Global consumption of energy and freshwater is increasing continuously due to population growth and improving living standards. The world energy consumption is anticipated to increase by around 50% by 2050 according to the U.S Energy Information Administration (EIA). There is also very limited access to freshwater and cooling in many developing countries. Therefore, developing an efficient energy system, recovering the waste heat (cogeneration system or multigeneration) to produce freshwater and cooling, and using a renewable energy source are promising solutions to meet the energy demand and to reduce environment pollution associated with fossil fuels. In this study, several novel cogeneration or multigeneration systems are proposed and analyzed for the production of electricity, freshwater and cooling. The supercritical carbon dioxide (sCO2) Brayton cycle is a promising power cycle as an alternative to steam Rankine cycle due to its high efficiency, compact turbomachinery components and low capital cost. Different new configuration systems are proposed in this dissertation using solar energy, nuclear energy and waste heat of a commercial gas turbine (GT). The first proposed system is a sCO2 Brayton cycle driven by a nuclear source integrated with a multi-effect desalination (MED) system as a bottom cycle for cogeneration of power and freshwater. The second proposed system utilizes the waste heat of a commercial GT to produce freshwater, cooling and additional power. The waste heat of the GT drives a sCO2 Brayton cycle and MED with thermal vapor compression (MED-TVC), while the waste heat of the sCO2 Brayton cycle is used to power a lithium bromide-water (LiBr-H2O) absorption refrigeration cycle. The third proposed system is driven by a solar tower with two-tank energy storage and consists of an integrated sCO2 Brayton cycle and MED-TVC without reducing the power output. The waste heat of the sCO2 Brayton cycle is utilized to operate a LiBr-H2O absorption refrigeration cycle. In this research, comprehensive thermodynamic and exergoeconomic analyses are performed for the proposed systems. Also, a parametric analysis is conducted to investigate the influence of design parameters on the performance parameters for the configurations. Furthermore, a multi-objective optimization is performed for the proposed systems to find the optimal design using a genetic algorithm method. For the first proposed system, results indicate that integrating a MED system with a sCO2 Brayton cycle is a sound approach. The waste heat from the sCO2 Brayton cycle can be used efficiently to produce a significant amount of fresh water. For the second proposed system, results show that utilizing the waste heat of a commercial GT to produce freshwater, cooling and additional power can consume 34.2% less energy input and reduce CO2 emission by 39.3% compared to the stand-alone systems for power, cooling and freshwater production. For the third proposed system where thermal energy is supplied from a solar receiver by using a heat transfer fluid, results indicate that by extracting thermal energy to generate motive steam for MED-TVC downstream of the primary heat exchanger used to supply thermal energy to the sCO2 Brayton cycle, and by utilizing the waste heat from the sCO2 Brayton cycle to produce cooling, the proposed system is capable of producing 100 MW of power, 24.55 MW of cooling and 65,800 m3/day of freshwater production. All these proposed systems are highly recommended for implementation in countries where a significant amount of fresh water is needed such as in the Middle East.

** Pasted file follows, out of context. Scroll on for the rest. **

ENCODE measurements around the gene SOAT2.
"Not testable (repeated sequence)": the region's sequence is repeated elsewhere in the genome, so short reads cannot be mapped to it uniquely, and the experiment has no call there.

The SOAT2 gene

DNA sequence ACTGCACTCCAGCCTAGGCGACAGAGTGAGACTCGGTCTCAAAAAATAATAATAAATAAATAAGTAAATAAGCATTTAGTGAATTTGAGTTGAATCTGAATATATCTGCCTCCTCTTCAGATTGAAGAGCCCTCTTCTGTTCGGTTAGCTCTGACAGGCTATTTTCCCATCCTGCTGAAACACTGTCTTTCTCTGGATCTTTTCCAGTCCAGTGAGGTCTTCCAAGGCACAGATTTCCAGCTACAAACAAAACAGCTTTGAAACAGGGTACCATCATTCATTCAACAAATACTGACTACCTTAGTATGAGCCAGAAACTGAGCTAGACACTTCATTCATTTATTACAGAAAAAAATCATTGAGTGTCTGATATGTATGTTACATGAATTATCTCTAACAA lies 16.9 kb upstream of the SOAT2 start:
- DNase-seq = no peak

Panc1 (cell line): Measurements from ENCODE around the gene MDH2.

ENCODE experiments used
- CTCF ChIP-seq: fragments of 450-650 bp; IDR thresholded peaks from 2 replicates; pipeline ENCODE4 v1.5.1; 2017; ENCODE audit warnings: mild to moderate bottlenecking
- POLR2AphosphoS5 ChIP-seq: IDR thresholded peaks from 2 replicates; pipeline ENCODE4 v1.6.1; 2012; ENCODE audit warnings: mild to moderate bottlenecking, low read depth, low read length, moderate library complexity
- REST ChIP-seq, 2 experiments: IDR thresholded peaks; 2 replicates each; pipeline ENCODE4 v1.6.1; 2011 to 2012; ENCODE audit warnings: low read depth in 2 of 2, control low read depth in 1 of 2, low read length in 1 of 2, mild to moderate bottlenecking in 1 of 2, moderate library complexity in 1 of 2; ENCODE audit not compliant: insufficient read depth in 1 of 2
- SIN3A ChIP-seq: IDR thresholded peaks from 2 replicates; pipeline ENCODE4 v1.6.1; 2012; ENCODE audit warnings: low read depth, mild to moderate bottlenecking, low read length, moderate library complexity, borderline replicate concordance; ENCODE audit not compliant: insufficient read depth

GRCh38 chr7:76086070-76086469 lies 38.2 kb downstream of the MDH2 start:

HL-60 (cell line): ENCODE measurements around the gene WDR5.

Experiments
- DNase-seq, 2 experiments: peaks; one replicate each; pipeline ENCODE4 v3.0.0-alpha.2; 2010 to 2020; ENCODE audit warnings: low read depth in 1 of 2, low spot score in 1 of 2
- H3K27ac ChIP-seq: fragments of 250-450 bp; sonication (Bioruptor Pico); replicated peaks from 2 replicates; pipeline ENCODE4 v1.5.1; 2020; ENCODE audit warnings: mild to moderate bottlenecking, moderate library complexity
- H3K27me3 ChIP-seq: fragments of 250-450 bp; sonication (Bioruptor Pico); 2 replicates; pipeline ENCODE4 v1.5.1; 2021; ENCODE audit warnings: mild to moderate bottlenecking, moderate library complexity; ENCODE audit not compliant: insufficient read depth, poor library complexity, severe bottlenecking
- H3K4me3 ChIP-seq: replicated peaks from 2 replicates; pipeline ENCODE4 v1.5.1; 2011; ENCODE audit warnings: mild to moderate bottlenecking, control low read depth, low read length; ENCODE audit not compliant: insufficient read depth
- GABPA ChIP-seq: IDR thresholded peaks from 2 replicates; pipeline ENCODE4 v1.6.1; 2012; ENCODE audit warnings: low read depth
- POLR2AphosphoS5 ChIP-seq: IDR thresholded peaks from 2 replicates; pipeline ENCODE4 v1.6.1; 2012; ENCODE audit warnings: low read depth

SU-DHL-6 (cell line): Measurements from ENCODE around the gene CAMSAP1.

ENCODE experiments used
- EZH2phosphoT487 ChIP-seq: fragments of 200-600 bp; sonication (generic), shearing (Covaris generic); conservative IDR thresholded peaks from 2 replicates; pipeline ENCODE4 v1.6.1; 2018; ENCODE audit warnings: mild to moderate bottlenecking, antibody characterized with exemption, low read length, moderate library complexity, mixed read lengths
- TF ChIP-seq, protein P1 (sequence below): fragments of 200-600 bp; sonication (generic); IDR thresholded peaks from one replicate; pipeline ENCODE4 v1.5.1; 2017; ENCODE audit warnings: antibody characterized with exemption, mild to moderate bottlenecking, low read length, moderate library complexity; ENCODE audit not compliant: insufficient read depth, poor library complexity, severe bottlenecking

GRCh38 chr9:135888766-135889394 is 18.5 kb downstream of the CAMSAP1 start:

If this is your thesis or dissertation, and want to learn how to access it or for more information about readership statistics, contact us at STARS@ucf.edu.

Graduation Date





Chow, Louis


Doctor of Philosophy (Ph.D.)


College of Engineering and Computer Science


Mechanical and Aerospace Engineering

Degree Program

Mechanical Engineering




CFE0009093; DP0026426





Release Date

February 2023

Length of Campus-only Access

1 year

Access Status

Doctoral Dissertation (Campus-only Access)

Restricted to the UCF community until February 2023; it will then be open access.